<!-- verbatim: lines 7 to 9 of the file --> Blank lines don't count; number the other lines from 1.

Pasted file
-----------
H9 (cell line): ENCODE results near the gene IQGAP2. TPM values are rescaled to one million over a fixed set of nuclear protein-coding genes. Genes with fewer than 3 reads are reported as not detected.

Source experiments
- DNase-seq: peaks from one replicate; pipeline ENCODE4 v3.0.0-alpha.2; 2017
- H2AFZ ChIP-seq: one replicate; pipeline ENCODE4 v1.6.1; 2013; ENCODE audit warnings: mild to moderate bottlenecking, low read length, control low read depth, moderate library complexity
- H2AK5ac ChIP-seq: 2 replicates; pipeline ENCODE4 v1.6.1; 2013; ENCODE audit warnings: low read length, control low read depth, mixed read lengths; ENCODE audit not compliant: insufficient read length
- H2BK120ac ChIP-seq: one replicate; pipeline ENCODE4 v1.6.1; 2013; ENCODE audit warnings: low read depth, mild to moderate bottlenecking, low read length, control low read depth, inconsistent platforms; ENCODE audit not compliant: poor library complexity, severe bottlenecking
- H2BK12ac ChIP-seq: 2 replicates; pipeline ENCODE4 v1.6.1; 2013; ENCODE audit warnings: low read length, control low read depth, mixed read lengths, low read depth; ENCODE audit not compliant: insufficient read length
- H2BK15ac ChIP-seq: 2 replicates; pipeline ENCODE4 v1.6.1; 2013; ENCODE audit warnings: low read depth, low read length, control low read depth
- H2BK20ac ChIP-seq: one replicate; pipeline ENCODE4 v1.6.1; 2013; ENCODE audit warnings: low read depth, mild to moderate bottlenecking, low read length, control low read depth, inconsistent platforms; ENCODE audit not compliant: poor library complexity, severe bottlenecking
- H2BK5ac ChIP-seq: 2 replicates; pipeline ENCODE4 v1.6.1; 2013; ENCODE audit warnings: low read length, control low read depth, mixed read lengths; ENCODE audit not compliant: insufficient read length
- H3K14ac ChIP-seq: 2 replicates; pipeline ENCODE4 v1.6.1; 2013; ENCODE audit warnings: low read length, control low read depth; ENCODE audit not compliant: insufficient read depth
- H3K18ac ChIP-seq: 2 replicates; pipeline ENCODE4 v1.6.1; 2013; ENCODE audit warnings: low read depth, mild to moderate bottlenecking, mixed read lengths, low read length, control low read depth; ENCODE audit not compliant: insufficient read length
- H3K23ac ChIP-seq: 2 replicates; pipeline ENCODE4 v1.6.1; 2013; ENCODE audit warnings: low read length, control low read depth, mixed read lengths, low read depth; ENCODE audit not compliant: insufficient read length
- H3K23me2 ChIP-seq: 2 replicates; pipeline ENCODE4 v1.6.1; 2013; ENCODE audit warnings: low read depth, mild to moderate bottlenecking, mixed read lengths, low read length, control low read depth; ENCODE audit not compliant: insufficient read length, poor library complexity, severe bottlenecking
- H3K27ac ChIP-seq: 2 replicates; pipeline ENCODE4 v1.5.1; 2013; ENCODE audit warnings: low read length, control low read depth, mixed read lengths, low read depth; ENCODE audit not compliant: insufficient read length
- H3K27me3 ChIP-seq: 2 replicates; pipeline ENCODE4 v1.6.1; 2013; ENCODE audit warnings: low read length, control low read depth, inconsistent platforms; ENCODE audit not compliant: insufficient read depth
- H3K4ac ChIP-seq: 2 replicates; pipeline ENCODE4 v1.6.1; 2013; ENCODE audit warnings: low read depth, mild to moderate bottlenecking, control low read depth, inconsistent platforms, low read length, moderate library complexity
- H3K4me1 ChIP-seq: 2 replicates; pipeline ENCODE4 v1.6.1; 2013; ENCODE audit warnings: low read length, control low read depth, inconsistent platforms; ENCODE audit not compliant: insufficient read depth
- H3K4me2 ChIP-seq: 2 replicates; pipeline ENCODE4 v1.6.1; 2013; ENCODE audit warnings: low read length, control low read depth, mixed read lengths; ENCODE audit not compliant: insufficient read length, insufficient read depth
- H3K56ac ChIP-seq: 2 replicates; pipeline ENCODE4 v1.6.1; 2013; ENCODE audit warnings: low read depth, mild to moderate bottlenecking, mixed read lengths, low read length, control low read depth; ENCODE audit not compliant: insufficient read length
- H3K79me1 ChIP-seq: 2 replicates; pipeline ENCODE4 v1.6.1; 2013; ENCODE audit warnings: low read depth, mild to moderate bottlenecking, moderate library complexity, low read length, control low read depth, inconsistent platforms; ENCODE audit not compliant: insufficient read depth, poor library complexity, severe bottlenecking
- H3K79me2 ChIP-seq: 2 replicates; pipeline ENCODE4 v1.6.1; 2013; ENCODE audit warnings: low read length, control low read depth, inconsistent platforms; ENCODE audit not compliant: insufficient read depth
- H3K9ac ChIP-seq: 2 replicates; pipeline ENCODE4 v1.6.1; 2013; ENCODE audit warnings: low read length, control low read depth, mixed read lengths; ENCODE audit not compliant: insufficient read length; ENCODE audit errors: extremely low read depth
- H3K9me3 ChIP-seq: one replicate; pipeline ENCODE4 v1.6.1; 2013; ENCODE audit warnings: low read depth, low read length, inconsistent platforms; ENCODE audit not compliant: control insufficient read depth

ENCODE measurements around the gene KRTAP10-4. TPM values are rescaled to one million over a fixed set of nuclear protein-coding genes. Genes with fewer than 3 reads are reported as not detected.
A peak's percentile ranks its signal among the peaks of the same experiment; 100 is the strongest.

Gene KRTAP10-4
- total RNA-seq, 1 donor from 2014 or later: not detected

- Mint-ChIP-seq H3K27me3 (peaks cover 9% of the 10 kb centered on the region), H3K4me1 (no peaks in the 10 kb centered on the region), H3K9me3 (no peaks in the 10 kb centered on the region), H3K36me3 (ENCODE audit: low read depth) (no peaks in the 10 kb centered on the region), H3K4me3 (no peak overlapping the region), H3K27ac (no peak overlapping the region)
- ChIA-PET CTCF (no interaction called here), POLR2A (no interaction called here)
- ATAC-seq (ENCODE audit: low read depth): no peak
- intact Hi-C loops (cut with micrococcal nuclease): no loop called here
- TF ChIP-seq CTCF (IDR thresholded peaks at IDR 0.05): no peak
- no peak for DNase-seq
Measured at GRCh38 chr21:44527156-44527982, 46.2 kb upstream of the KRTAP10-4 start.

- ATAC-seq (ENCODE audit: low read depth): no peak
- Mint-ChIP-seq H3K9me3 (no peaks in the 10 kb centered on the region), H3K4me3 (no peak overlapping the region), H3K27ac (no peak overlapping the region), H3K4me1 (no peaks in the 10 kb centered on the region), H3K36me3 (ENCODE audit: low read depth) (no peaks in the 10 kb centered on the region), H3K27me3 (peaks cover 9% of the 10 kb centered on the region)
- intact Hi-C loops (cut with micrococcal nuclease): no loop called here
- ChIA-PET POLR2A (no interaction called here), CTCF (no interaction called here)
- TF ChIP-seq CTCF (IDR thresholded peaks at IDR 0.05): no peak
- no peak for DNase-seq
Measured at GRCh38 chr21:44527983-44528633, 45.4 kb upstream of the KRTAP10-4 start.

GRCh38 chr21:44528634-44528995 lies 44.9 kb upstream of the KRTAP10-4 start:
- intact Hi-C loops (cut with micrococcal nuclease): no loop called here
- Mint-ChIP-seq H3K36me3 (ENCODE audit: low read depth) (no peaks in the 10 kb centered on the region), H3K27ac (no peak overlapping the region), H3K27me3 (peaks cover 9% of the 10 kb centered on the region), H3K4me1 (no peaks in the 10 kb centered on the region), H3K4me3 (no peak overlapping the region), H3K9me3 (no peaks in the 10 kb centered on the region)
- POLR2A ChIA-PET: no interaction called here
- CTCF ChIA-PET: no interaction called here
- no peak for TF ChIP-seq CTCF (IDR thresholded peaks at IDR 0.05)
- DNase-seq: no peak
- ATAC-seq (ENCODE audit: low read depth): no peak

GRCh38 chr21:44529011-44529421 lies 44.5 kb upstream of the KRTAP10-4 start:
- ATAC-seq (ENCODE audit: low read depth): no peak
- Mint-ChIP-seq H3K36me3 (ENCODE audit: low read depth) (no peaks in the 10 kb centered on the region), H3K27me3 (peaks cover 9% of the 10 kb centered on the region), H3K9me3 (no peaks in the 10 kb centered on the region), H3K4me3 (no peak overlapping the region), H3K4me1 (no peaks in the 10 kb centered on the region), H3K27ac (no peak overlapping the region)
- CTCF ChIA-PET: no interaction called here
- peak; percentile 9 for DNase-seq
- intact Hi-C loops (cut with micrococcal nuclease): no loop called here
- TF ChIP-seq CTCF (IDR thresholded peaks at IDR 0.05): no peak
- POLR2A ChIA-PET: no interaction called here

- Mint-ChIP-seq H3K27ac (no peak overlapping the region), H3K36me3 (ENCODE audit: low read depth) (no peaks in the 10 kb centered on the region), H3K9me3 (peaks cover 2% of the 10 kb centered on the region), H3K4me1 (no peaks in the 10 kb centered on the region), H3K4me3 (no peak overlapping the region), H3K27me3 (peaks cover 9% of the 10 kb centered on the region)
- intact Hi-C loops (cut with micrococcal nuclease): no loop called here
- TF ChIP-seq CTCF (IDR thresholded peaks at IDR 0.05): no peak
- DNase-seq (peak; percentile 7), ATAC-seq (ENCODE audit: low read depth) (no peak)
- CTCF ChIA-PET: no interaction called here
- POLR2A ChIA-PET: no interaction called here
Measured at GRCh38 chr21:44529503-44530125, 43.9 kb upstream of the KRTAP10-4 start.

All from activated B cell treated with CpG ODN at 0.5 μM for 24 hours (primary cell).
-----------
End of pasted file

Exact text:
- H2BK12ac ChIP-seq: 2 replicates; pipeline ENCODE4 v1.6.1; 2013; ENCODE audit warnings: low read length, control low read depth, mixed read lengths, low read depth; ENCODE audit not compliant: insufficient read length
- H2BK15ac ChIP-seq: 2 replicates; pipeline ENCODE4 v1.6.1; 2013; ENCODE audit warnings: low read depth, low read length, control low read depth
- H2BK20ac ChIP-seq: one replicate; pipeline ENCODE4 v1.6.1; 2013; ENCODE audit warnings: low read depth, mild to moderate bottlenecking, low read length, control low read depth, inconsistent platforms; ENCODE audit not compliant: poor library complexity, severe bottlenecking